‘Squid Game’ Actor Goes on Sex-Crime Trial This Week
He has long been regarded as one of the best stage actors in South Korea, appearing in more than 200 productions since 1968 and winning a number of awards. In 2021, he rocketed to international fame after portraying Oh Il-nam, the wily, older contestant in the Netflix smash hit “Squid Game.”
On Friday, he will go on trial on charges of indecent assault. If convicted, he would be the latest example of how South Korea has tried to crack down on sex crimes as the country continues to grapple with the reverberations of the #MeToo movement.
Prosecutors charged Oh Young-soo, 78, in November, after a woman filed a complaint accusing him of inappropriately touching her in 2017. If a district judge in Suwon, about 20 miles south of Seoul, convicts Mr. Oh, he would face imprisonment for up to 10 years or a fine of up to about $12,000.
Few additional facts are known about the case and the incident. Court documents are unavailable by law and the authorities have declined to offer more details about the accuser, citing their policy not to disclose any information about victims of sex crimes.
Mr. Oh has denied any wrongdoing, but he has already faced fallout since being charged. He has been excluded from the cast of a South Korean play called “Love Letter,” in which he was scheduled to perform on Jan. 14. The country’s Culture Ministry has also stopped airing a government commercial that had featured him.
“I rushed to request replacements as soon as I heard the news,” said Lim Dong-sik, the head of advertising at the broadcasting network sponsoring the play in which Mr. Oh had been cast. Mr. Lim added that the allegations had tarnished Mr. Oh’s reputation.
Last year, Mr. Oh became the first South Korean to win a Golden Globe, for best supporting actor. He also was nominated for an Emmy for his performance in “Squid Game,” a dystopian drama that chronicles South Koreans down on their luck who join a secretive, deadly contest in hopes of winning a life-changing fortune.
The show struck a pop-culture nerve worldwide — becoming Netflix’s most watched new series ever — and featured Mr. Oh portraying Oh Il-nam, an older competitor known as “Player 001” in the game. Netflix did not respond to multiple requests for comment.
Prosecutors in Suwon pressed charges on Nov. 25 after initially dropping the case. A police station in Seongnam, a nearby city, had originally received the complaint from the woman in December 2021 and had immediately begun investigating the case, said Jang Shin-mo, a division leader at the station. That station sent the case to the prosecutors in February 2022, but the authorities decided not to press charges two months later, Ms. Jang said.
The woman appealed and asked the police to reopen the case in May, Ms. Jang said. After gathering more evidence, prosecutors pressed charges last November.
People convicted of indecent assault in South Korea become registered sex offenders who are monitored by police even after completing their prison terms. First-time offenders can receive reduced sentences, such as five years, or simply a fine.
In the wake of the charges, Mr. Oh had become a particularly poor fit to appear in the play “Love Letter,” said Mr. Lim, the advertising executive. The play is a romance featuring a pair of actors who take turns reading love letters to each other. Each character is married to someone else, but they exchange intimate letters throughout the span of their lives.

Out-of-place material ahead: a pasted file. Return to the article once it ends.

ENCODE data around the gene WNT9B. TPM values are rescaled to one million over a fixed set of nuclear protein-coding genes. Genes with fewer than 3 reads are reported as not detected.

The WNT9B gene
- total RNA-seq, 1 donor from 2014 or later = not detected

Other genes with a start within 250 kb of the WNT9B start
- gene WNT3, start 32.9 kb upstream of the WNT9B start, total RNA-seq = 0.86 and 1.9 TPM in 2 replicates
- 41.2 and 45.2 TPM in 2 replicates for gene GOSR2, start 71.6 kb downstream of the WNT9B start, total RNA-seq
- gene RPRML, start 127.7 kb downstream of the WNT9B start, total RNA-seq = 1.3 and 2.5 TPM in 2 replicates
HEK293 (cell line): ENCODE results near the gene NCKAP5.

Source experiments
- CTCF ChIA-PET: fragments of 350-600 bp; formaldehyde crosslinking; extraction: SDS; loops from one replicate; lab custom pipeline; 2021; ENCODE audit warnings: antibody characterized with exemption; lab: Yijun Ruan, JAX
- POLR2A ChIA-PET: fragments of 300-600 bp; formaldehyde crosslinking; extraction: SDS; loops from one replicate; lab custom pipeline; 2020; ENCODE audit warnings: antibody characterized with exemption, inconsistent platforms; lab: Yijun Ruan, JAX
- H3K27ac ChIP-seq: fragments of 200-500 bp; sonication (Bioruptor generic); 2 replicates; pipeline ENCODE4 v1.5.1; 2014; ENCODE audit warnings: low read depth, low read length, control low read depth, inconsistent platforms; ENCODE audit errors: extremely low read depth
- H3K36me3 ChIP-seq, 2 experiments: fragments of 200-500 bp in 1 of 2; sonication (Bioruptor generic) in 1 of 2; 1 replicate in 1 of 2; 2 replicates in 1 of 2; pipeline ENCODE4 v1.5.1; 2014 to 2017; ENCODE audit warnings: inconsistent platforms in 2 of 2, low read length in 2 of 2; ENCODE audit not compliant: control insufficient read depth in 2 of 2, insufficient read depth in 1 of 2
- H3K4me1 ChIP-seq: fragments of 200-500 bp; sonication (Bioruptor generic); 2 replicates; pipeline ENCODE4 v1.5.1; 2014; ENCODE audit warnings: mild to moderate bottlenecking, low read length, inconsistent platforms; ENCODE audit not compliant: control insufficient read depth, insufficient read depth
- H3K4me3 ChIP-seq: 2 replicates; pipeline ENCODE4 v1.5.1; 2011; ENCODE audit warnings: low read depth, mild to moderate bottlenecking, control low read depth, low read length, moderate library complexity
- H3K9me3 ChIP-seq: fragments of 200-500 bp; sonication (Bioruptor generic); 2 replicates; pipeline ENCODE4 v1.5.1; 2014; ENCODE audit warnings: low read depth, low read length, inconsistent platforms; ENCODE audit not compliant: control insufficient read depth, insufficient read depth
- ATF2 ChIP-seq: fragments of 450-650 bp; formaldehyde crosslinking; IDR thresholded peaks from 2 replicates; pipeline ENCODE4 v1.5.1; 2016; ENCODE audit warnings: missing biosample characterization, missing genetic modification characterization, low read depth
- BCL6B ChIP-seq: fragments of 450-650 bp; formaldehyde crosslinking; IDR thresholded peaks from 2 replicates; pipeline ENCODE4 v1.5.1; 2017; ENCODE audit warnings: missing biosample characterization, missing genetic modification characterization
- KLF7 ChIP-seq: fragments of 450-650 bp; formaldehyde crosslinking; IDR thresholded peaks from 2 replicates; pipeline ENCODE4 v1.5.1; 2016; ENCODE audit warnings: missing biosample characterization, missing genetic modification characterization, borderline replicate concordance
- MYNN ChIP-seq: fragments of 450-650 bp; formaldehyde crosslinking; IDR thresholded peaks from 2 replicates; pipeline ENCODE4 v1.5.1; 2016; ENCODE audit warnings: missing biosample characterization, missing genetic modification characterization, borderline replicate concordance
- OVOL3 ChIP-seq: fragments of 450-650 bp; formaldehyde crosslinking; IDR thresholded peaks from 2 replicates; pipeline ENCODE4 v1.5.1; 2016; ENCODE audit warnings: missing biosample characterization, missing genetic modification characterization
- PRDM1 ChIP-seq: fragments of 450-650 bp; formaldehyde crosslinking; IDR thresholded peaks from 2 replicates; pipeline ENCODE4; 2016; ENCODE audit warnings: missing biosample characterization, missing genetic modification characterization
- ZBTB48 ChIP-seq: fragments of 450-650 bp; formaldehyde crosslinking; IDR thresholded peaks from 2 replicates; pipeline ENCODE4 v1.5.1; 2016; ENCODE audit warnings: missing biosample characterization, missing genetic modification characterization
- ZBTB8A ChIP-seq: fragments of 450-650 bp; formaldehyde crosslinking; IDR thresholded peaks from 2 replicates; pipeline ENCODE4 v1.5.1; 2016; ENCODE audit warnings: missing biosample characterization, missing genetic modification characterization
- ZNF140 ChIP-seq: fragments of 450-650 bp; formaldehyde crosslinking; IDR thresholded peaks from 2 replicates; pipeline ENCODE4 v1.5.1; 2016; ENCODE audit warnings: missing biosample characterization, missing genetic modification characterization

Mr. Lim said his company had decided to drop Mr. Oh from the play the day the charges were announced. Mr. Oh and the other actor who had been scheduled to appear as a pair were replaced by two other performers.
After the Culture Ministry canceled the government advertisements featuring Mr. Oh, it said in a statement that it had done so to avoid “unnecessary controversy.” The emailed statement did not explicitly mention the accusations against Mr. Oh. The ads, which had promoted regulatory reform, disappeared from government websites, official social media channels and subway stations only 11 days after they went up.
Throughout his career, Mr. Oh has played supporting roles in film and television, including a part as an aging Buddhist monk in the 2003 romance film “Spring, Summer, Fall, Winter … and Spring.” That portrayal earned him the moniker “monk actor,” a role he would reprise in other films, television shows and commercials.
Over the past five years, a nascent #MeToo movement in South Korea has led to accusations of sexual abuse against an array of prominent men, many of whom were powerful figures in the entertainment industry. Several have apologized or resigned; a few were convicted of rape and other sex crimes and sentenced to lengthy prison terms.
In South Korea, the legal threshold required to earn a conviction for a sex crime is high. Prosecutors must prove that force or the threat of force was present when the sexual act was committed. But in recent years, some have called for a softening of the law; women’s rights groups have argued that prosecutors should be able to earn sex-crime convictions simply by proving that a victim did not provide consent.
Securing evidence in indecent assault cases can also pose challenges, said Chang Dahye, a research fellow at the Korean Institute of Criminology and Justice. But courts have generally ruled in favor of the prosecution in indecent assault cases in South Korea. Prosecutors here have the sole authority to decide whether to charge a suspect, and they are unlikely to do so unless they believe they have enough evidence to win, Ms. Chang added.
The conviction rate of prosecuted sex crime cases, she said, is more than 80 percent.
Matt Stevens contributed reporting from Seoul.